Sunday, March 9, 2014
BY MATT BYRNE Staff Writer
(Continued from page 1)
Jeff Thaler, visiting professor of environmental law at the Maine Law School and the University of Maine, said there is a body of case law in which the state's Law Court has upheld cases of ballot initiatives used to target specific developments. Thaler, who is not connected to the project and spoke without specific knowledge of the case, predicted that the Portland Pipe Line Corp. soon will begin mounting a public information campaign to sway opinion. At least one resident has said that an unidentified group already has begun polling on the issue, the Portland Press Herald reported in April.
"The developer is going to have to defeat the initiative, or else they're going to have to figure out a way around what the initiative is doing, or figure out a way not to go through South Portland," he said.
"It certainly has some precedent here in Maine and can be very frustrating for a developer who spends a lot of time and money only to have the rules change before the end of the game."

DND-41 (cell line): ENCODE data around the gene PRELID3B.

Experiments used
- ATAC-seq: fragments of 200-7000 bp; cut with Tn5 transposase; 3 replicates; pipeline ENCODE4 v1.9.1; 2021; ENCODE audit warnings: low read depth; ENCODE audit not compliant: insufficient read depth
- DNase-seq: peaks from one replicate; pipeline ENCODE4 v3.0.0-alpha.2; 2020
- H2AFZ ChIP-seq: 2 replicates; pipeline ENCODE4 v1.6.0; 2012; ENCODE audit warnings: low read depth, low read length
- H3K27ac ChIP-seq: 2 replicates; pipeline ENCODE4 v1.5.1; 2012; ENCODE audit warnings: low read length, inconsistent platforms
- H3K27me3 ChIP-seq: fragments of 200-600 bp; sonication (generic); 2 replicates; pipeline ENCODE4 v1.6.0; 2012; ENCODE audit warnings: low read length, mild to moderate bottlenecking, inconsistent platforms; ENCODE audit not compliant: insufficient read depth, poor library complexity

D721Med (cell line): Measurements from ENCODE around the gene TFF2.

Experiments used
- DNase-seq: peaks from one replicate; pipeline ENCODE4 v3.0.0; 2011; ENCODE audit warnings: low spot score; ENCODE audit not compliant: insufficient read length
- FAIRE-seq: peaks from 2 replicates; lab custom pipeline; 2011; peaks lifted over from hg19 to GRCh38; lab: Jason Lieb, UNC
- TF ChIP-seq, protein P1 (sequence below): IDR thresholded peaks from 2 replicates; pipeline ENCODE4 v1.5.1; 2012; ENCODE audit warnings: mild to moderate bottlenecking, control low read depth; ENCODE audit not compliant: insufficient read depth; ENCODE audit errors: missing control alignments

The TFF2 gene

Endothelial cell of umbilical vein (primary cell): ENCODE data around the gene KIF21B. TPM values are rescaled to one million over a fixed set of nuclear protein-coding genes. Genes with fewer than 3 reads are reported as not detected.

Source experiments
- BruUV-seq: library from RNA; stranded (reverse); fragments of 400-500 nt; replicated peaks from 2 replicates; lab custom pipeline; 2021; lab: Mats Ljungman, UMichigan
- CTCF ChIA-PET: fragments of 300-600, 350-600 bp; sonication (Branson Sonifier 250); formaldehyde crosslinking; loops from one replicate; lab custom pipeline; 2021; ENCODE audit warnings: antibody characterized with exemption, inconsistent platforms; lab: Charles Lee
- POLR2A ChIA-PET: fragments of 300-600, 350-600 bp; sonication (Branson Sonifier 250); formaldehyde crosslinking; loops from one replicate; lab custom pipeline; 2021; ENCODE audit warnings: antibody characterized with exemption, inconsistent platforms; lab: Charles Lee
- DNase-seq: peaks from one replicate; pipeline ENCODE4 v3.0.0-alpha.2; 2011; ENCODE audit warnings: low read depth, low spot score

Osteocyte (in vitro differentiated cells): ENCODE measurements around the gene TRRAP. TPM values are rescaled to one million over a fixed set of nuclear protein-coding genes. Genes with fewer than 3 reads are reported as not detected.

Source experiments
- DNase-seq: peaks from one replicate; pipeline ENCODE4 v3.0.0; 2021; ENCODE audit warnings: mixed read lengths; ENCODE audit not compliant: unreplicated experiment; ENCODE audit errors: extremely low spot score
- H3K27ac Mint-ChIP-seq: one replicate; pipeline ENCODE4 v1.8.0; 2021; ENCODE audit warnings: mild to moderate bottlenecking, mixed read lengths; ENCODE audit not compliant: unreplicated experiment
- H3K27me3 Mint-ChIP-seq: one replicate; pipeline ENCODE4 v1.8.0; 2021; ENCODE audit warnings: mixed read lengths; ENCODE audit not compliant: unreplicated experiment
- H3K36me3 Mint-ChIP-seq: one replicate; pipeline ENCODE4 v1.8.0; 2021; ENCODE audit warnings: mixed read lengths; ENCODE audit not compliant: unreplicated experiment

At the rally, air pollution and the risk of a spill of the thick tar sands crude were among the loudest concerns.
When the Portland Pipe Line Corp. proposed reversing the flow in 2008, the project included installing two 70-foot smoke stacks. While the project was taken off the table in 2010, opponents on Thursday still pointed to the stacks as potential sources of greenhouse gases and other pollutants, not to mention their presence as unsightly additions to the view from nearby Bug Light Park.
The stacks would be needed to burn off chemical gases used to prevent explosions or fire in the loading of oil products into tanks.
Three similar stacks now stand in South Portland to accommodate the loading of gasoline, heating oil and jet fuel. Also, the relative amount of new emissions from the two towering structures would have been low compared to other pollutant sources in the area.
The Portland Pipe Line Corp. already is permitted to expel 220 tons of volatile organic compounds, which are believed to cause eye, nose, and throat irritations and are suspected of causing cancer in some people. Their 2008 permit for the project that was never completed, meanwhile, allowed them to add 39 more tons, less than 20 percent of the overall permitted amount. By comparison, the Sappi paper mill in Westbrook may legally emit 321 tons of volatile organic compounds, while Bath Iron Works is allowed to expel 102 tons of the substances.